The lunar eclipse which graced the skies as a Blood Moon two weeks ago will be paired with a partial eclipse this weekend.
Astronomy fanatics were lucky to see the rare Blood Moon in the UK twice this year and many people have been left vying for another space spectacle.
This year has been a treat for skywatchers around the world thanks to the Super Blue Blood Moon, which took place in the USA in January.
But space fans need fear not as there are a few more astronomical events set to take place and a solar eclipse is now on the horizon.
When will the next solar eclipse be in the UK?
The skies will be graced by yet another unique astronomical event this weekend on August 11 as a partial solar eclipse sets in.
However, the eclipse will not be what many people are expecting this year.
A partial rather than total eclipse, this weekend will see a tiny portion of the Moon encroach over the Sun’s surface.
The eclipse will be taking place in the outer reaches of the world, far north in the UK.
The August solar eclipse will be primarily viewable throughout Europe, to the north of North America and also North Korea.
Pyongyang will get a good view of the partial eclipse, seeing the entirety of the event, but the UK won’t be so lucky.
UK residents hoping to see the minor eclipse will have to journey far north, to the northern coast of Scotland, Orkney and Shetland.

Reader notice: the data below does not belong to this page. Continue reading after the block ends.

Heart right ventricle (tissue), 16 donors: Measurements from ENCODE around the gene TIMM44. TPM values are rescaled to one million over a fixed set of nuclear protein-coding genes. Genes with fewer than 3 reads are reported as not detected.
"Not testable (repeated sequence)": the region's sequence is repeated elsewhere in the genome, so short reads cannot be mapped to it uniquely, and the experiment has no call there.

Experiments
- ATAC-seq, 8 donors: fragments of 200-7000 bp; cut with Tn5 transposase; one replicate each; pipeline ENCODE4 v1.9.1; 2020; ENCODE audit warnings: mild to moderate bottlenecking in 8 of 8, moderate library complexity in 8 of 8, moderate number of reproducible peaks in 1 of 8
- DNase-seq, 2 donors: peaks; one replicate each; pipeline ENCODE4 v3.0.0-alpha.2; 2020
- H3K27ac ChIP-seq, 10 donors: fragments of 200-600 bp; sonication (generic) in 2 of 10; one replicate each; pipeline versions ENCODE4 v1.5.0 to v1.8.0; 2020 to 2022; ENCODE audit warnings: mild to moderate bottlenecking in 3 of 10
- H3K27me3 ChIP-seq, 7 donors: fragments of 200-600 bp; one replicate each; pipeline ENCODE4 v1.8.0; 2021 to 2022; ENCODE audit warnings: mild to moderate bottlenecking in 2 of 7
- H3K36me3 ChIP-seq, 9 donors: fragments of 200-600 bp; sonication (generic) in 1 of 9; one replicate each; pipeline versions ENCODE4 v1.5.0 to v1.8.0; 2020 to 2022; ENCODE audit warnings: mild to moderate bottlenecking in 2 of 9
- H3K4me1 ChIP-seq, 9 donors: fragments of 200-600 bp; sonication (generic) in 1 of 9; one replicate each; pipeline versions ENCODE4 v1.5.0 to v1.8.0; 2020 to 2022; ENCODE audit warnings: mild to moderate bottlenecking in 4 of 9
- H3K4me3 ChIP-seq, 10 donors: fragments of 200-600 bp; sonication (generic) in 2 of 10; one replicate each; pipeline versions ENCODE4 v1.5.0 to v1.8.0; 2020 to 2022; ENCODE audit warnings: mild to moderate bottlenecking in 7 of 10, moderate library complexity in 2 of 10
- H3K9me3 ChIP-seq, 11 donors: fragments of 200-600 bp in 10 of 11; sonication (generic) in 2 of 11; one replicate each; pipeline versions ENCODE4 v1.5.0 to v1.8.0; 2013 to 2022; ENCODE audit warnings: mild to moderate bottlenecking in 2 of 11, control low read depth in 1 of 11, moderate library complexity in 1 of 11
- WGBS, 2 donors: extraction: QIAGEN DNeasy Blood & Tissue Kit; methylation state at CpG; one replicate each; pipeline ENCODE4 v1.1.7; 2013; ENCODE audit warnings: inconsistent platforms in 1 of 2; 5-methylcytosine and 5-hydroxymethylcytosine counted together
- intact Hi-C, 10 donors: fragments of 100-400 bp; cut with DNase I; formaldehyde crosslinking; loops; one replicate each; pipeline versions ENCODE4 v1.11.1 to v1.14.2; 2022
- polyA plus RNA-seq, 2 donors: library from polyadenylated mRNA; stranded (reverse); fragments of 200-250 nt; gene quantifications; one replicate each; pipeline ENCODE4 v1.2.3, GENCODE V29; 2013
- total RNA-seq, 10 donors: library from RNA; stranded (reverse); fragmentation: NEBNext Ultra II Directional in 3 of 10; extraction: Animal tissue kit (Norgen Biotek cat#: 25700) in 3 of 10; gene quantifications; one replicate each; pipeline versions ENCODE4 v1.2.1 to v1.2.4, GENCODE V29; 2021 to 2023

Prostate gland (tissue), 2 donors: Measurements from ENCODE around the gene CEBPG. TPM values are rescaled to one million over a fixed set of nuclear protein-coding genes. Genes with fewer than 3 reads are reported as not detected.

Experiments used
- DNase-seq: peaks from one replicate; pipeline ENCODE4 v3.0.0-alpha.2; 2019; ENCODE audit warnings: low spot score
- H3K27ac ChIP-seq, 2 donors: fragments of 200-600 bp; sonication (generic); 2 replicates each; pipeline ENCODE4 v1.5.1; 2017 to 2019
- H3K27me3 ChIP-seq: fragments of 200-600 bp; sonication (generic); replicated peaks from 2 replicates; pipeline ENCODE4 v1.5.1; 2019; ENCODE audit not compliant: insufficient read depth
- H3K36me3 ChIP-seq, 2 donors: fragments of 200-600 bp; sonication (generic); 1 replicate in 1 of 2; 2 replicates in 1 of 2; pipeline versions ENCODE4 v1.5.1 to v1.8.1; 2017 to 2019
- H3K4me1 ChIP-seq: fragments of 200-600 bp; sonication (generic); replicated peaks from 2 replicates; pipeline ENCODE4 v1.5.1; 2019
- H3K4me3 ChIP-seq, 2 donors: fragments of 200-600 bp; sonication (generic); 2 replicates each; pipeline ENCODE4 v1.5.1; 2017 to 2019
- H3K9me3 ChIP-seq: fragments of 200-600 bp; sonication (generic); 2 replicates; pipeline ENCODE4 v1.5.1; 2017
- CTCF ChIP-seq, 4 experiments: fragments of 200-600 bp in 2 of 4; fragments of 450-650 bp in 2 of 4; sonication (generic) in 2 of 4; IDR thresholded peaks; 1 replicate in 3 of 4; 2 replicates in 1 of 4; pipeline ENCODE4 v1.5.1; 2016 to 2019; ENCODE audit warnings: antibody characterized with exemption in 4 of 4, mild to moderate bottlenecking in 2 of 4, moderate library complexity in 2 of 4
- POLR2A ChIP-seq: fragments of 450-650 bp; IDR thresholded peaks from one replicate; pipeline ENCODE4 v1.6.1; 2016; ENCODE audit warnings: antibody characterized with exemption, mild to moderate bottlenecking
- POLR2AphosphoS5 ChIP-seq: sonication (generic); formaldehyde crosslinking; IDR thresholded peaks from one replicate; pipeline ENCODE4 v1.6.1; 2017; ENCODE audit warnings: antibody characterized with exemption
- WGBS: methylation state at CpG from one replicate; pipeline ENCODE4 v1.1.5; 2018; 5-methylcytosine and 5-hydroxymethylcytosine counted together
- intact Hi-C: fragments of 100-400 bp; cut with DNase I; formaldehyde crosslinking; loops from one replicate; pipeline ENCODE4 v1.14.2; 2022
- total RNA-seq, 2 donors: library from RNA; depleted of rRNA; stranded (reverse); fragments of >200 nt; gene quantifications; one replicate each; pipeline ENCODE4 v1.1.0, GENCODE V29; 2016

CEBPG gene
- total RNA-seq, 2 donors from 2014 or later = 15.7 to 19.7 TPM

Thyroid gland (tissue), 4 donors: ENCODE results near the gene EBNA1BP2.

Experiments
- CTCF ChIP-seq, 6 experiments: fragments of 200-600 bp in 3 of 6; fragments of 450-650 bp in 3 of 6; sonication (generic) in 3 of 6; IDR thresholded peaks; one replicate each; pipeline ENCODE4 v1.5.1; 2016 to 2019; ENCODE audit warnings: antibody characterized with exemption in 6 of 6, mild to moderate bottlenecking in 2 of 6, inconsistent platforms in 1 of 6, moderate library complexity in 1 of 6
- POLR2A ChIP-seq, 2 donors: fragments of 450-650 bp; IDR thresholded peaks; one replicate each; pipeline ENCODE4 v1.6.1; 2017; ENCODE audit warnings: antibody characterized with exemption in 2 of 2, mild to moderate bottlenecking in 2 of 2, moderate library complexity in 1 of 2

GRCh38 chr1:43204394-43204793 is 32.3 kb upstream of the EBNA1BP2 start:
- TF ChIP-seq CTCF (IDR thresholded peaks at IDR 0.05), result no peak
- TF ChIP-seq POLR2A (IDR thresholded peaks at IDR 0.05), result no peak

There, people will be able to see an eclipse of two percent, as the Moon barely makes a dent in the Sun.
Those stationed in the far north of the country will be able to witness the eclipse from 8.30am to 9.20am.
During this time, the maximum eclipse will occur at roughly 8.45am.
As it progresses on its path across the planet, the first glimpses can be caught at 8am UTC (9am BST).
Maximum eclipse will take place at 9.46am UTC (10.46am BST) and the end will come in at 11.30am UTC (12.30pm BST).
When is the next total solar eclipse?
The more rare and spectacular event of a total eclipse will not come around for quite some time, as America will only catch their next glimpse in 2019.
On July 2, a total eclipse will make its way across South America, straight across Argentina.
April 8, 2024, will be the next time people will be able to see a total eclipse in the USA, progressing from Mexico to the east coast.
The UK will be unlucky however, as the next total eclipse won’t be until 2090, on September 23.